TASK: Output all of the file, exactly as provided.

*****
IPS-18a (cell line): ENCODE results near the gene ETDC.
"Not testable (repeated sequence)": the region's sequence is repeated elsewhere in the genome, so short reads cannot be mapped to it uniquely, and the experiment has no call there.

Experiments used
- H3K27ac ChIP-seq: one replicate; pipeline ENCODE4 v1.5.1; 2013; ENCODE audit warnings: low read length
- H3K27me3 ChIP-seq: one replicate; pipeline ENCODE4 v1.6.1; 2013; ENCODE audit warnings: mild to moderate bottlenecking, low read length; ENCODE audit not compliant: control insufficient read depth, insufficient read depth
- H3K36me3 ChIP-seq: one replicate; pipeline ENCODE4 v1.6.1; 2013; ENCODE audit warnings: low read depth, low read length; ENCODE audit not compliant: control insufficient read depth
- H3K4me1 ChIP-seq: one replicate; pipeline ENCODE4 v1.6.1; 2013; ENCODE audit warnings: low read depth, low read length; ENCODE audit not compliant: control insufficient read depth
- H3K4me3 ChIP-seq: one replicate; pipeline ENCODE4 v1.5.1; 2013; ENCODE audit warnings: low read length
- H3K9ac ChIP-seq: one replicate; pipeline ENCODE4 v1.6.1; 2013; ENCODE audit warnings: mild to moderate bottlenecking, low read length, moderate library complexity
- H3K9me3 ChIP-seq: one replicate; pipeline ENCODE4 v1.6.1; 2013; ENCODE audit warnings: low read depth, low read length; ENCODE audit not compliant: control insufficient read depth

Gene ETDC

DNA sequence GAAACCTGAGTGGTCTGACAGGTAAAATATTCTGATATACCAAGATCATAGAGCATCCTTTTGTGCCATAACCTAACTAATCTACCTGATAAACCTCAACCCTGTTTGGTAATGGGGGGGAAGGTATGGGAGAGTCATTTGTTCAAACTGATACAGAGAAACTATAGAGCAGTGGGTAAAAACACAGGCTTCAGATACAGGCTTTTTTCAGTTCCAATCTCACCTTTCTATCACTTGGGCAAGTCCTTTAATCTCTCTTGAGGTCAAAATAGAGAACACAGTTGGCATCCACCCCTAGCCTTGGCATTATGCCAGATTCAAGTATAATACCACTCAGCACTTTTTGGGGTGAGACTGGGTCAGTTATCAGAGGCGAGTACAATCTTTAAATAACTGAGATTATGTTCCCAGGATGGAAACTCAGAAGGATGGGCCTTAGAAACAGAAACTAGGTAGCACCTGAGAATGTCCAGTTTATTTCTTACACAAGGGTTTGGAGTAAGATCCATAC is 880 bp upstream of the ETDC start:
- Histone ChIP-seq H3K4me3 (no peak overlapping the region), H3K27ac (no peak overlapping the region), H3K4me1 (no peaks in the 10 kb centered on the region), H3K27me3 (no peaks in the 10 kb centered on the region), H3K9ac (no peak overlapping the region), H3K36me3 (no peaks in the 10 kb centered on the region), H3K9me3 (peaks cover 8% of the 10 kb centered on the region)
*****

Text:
IPS-18a (cell line): ENCODE results near the gene ETDC.
"Not testable (repeated sequence)": the region's sequence is repeated elsewhere in the genome, so short reads cannot be mapped to it uniquely, and the experiment has no call there.

Experiments used
- H3K27ac ChIP-seq: one replicate; pipeline ENCODE4 v1.5.1; 2013; ENCODE audit warnings: low read length
- H3K27me3 ChIP-seq: one replicate; pipeline ENCODE4 v1.6.1; 2013; ENCODE audit warnings: mild to moderate bottlenecking, low read length; ENCODE audit not compliant: control insufficient read depth, insufficient read depth
- H3K36me3 ChIP-seq: one replicate; pipeline ENCODE4 v1.6.1; 2013; ENCODE audit warnings: low read depth, low read length; ENCODE audit not compliant: control insufficient read depth
- H3K4me1 ChIP-seq: one replicate; pipeline ENCODE4 v1.6.1; 2013; ENCODE audit warnings: low read depth, low read length; ENCODE audit not compliant: control insufficient read depth
- H3K4me3 ChIP-seq: one replicate; pipeline ENCODE4 v1.5.1; 2013; ENCODE audit warnings: low read length
- H3K9ac ChIP-seq: one replicate; pipeline ENCODE4 v1.6.1; 2013; ENCODE audit warnings: mild to moderate bottlenecking, low read length, moderate library complexity
- H3K9me3 ChIP-seq: one replicate; pipeline ENCODE4 v1.6.1; 2013; ENCODE audit warnings: low read depth, low read length; ENCODE audit not compliant: control insufficient read depth

Gene ETDC

DNA sequence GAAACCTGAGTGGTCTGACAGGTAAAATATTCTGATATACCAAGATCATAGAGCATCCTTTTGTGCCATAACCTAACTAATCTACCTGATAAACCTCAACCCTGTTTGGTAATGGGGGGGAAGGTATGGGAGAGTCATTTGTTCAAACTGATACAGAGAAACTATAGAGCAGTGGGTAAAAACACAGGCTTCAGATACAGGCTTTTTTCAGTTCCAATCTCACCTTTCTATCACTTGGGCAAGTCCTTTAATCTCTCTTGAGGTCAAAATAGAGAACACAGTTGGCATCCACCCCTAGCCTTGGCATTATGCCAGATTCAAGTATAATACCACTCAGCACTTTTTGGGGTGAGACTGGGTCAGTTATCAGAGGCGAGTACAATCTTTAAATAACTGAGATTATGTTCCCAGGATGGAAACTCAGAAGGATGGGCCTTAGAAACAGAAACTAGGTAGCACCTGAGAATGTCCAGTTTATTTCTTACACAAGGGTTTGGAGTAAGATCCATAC is 880 bp upstream of the ETDC start:
- Histone ChIP-seq H3K4me3 (no peak overlapping the region), H3K27ac (no peak overlapping the region), H3K4me1 (no peaks in the 10 kb centered on the region), H3K27me3 (no peaks in the 10 kb centered on the region), H3K9ac (no peak overlapping the region), H3K36me3 (no peaks in the 10 kb centered on the region), H3K9me3 (peaks cover 8% of the 10 kb centered on the region)